In these cash-strapped times Local Authorities who are the proud owners of Market Rights and Market Places should be mindful of the potential value of such property ownership for several reasons:
(1) A market right, whether deriving from statute or franchise, is an incorporeal hereditament which can be leased or licensed to a third party, provided, of course, that the Local Authority retains control over the right, and does not somehow compromise its statutory duties and obligations to exercise the right over the market place for the benefit of the public;
(2) A market right provides the local authority with the monopoly power to control of any market or car boot sale within the franchise area, usually being within 6 2/3rds miles of its market site;
(3) Unless the right to operate the market is fixed to a particular place in the Local Authority’s area (such as by the terms of the franchise or the local Act of Parliament) the market can usually be moved to a different location within its area. This means that often the original site of the cattle or other general market can be freed up for subsequent development, providing the local authority with the possibility of receiving some considerable financial gain;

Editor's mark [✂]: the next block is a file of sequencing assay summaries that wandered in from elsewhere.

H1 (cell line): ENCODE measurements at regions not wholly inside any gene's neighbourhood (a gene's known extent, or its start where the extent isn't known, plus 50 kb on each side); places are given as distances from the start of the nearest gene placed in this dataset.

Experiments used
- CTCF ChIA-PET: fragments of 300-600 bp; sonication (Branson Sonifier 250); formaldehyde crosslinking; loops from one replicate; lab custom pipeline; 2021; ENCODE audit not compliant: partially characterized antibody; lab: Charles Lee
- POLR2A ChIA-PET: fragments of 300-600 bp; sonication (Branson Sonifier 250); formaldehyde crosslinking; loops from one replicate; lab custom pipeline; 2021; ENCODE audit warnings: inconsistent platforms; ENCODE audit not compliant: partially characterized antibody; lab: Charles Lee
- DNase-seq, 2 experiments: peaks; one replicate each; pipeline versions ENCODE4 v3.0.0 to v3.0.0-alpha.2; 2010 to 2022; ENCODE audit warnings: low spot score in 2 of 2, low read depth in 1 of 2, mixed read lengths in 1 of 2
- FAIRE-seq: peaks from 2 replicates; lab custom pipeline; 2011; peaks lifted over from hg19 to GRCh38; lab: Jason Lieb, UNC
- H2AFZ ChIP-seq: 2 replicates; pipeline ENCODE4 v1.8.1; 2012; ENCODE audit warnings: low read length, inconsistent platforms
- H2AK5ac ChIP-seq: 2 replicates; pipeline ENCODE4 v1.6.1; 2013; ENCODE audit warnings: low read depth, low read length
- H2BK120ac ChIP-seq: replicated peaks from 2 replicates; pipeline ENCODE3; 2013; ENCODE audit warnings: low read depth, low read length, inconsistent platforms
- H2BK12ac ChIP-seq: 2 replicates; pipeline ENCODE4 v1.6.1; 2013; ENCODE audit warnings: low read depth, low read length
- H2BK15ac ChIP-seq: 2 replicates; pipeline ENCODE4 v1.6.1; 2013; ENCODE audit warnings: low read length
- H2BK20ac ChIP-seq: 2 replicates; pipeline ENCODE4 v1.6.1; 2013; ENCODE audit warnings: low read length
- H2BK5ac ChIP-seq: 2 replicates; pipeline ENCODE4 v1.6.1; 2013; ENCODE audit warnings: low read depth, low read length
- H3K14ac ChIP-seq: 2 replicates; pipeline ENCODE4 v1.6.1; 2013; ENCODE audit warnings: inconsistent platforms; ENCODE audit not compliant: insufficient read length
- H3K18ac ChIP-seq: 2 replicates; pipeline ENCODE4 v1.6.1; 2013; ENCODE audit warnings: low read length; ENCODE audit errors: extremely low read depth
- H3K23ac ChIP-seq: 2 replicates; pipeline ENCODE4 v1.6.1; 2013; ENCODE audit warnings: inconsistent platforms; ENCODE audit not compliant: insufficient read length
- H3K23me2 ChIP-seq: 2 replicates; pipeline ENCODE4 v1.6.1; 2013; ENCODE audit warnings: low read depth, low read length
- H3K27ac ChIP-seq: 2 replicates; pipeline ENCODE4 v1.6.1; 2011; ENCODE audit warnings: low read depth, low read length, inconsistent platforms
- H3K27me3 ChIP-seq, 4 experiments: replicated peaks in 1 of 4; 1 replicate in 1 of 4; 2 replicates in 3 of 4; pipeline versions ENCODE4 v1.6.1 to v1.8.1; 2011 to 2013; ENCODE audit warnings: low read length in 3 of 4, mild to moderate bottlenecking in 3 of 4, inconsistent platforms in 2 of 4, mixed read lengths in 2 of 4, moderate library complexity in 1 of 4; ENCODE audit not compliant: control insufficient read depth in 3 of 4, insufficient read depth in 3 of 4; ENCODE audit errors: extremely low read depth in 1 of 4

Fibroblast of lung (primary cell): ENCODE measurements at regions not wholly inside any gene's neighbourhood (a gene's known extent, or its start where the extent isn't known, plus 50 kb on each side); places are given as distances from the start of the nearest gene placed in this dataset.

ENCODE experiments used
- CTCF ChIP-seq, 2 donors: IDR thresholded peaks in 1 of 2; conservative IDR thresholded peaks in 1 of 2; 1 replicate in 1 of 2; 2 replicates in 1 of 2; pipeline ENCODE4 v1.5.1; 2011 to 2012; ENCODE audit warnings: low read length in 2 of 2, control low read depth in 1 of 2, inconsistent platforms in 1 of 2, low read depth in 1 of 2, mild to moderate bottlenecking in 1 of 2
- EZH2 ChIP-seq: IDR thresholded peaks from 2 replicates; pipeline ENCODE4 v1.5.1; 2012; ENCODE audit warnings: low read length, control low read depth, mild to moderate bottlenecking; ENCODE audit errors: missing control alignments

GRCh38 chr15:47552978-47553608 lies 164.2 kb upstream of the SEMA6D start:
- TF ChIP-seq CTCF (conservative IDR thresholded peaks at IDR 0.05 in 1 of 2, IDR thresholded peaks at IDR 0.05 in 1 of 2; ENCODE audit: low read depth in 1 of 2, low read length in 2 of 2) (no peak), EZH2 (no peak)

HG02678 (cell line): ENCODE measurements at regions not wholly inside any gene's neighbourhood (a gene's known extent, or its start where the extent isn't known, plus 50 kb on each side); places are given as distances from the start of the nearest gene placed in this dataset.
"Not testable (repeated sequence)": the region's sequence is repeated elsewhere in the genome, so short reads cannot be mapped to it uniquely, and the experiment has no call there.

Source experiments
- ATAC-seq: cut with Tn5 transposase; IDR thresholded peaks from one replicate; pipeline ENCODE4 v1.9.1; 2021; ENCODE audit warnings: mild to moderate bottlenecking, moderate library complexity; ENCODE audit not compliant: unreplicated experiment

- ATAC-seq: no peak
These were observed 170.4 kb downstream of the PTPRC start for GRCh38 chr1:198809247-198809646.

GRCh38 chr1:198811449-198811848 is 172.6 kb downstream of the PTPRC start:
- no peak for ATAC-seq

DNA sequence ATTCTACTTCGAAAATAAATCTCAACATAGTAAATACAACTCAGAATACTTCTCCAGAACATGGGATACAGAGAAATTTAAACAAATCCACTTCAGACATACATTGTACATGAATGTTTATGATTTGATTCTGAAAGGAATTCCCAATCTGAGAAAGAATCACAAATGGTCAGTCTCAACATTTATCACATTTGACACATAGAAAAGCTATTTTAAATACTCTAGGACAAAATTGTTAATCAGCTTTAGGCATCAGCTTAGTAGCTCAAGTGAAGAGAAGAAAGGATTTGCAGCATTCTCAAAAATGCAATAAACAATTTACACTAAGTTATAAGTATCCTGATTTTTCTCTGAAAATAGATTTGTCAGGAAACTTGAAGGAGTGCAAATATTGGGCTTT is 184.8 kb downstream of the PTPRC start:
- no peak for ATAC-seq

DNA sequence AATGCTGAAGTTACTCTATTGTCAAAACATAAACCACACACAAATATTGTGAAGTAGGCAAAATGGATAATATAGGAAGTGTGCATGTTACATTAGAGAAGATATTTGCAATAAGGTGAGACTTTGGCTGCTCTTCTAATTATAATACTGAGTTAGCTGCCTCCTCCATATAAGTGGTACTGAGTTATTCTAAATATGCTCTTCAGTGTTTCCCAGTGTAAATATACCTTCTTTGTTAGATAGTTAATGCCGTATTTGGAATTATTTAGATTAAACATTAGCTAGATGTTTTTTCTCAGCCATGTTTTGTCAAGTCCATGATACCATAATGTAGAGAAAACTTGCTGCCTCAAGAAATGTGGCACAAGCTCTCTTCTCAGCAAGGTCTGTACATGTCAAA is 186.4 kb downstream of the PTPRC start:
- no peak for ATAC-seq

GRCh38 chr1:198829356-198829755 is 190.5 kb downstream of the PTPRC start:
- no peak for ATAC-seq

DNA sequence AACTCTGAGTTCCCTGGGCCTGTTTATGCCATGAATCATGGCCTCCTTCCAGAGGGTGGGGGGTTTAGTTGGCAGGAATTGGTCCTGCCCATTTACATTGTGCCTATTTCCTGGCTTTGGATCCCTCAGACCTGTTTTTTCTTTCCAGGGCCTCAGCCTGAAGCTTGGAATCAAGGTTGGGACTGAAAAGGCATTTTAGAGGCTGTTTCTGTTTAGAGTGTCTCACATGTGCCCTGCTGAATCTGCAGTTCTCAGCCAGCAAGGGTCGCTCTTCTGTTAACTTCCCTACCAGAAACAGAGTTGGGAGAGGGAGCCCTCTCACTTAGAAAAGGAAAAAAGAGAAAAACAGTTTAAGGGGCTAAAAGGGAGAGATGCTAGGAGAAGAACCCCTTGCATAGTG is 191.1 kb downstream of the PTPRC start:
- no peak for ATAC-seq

(4) As the Local Authority owns such rights and land in its capacity as a property owner, any such financial gain is not ring-fenced. It does not receive such sums by way of local taxes, or from Government support.
Edward Cousins is the author of Pease & Chitty’s Law of Markets and Fairs, Sixth Edition which is also available as part of the Local Government Law module of Bloomsbury Law Online.